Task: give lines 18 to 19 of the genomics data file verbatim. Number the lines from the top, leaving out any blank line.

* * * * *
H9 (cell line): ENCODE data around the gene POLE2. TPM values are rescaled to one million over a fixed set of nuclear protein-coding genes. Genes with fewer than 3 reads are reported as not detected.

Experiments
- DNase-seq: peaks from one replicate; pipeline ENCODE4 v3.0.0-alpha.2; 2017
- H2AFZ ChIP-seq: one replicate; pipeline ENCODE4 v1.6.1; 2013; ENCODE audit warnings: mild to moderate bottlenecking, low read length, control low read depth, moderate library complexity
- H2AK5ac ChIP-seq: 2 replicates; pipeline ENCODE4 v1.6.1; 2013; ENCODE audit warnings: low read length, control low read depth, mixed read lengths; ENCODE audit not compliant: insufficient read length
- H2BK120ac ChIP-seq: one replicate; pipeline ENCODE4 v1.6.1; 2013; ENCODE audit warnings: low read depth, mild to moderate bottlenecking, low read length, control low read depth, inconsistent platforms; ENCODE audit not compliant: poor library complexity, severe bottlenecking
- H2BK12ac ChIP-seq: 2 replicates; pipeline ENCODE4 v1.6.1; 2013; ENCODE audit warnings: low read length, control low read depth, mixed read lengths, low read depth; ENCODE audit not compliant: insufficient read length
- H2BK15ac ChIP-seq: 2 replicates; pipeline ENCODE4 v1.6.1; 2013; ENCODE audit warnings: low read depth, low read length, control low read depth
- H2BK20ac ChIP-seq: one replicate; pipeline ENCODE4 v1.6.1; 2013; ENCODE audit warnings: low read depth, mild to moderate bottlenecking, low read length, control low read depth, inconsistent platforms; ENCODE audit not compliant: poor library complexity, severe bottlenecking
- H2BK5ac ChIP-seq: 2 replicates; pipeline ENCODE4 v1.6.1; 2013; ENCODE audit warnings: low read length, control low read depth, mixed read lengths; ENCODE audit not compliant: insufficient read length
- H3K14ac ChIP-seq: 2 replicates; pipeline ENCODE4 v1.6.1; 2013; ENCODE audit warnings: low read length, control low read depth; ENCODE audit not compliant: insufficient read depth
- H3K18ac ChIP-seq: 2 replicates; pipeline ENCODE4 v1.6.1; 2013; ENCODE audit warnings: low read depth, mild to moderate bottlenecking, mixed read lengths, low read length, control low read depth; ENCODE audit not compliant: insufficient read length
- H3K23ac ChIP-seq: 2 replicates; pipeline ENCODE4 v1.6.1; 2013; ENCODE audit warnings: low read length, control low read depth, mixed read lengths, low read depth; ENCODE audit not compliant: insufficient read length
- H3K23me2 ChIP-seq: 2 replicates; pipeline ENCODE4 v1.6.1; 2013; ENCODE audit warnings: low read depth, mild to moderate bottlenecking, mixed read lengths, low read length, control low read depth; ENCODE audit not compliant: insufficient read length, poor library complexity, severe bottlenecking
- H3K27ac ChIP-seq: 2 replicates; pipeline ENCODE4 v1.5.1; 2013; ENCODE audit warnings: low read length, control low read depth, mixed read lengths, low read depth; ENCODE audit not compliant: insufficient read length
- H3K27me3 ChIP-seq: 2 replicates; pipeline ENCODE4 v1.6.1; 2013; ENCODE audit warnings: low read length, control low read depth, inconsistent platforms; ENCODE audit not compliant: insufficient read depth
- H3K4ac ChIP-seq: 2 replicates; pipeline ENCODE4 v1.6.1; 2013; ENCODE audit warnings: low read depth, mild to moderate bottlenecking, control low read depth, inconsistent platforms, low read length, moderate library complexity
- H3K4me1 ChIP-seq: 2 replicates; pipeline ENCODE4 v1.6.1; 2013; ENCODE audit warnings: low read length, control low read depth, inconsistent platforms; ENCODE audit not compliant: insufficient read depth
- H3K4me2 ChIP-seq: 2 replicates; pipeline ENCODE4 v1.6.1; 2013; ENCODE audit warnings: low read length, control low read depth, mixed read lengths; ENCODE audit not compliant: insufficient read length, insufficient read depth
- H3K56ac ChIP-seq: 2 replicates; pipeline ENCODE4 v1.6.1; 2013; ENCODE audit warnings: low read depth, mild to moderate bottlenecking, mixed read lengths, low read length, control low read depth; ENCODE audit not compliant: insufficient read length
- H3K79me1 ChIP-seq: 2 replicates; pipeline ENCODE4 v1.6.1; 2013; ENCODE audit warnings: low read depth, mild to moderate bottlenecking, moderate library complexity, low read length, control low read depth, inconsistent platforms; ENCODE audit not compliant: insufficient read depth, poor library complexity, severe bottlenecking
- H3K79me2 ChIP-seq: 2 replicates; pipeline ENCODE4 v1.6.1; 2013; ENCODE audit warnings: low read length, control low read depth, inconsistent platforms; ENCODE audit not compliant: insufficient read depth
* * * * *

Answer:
- H3K4me1 ChIP-seq: 2 replicates; pipeline ENCODE4 v1.6.1; 2013; ENCODE audit warnings: low read length, control low read depth, inconsistent platforms; ENCODE audit not compliant: insufficient read depth
- H3K4me2 ChIP-seq: 2 replicates; pipeline ENCODE4 v1.6.1; 2013; ENCODE audit warnings: low read length, control low read depth, mixed read lengths; ENCODE audit not compliant: insufficient read length, insufficient read depth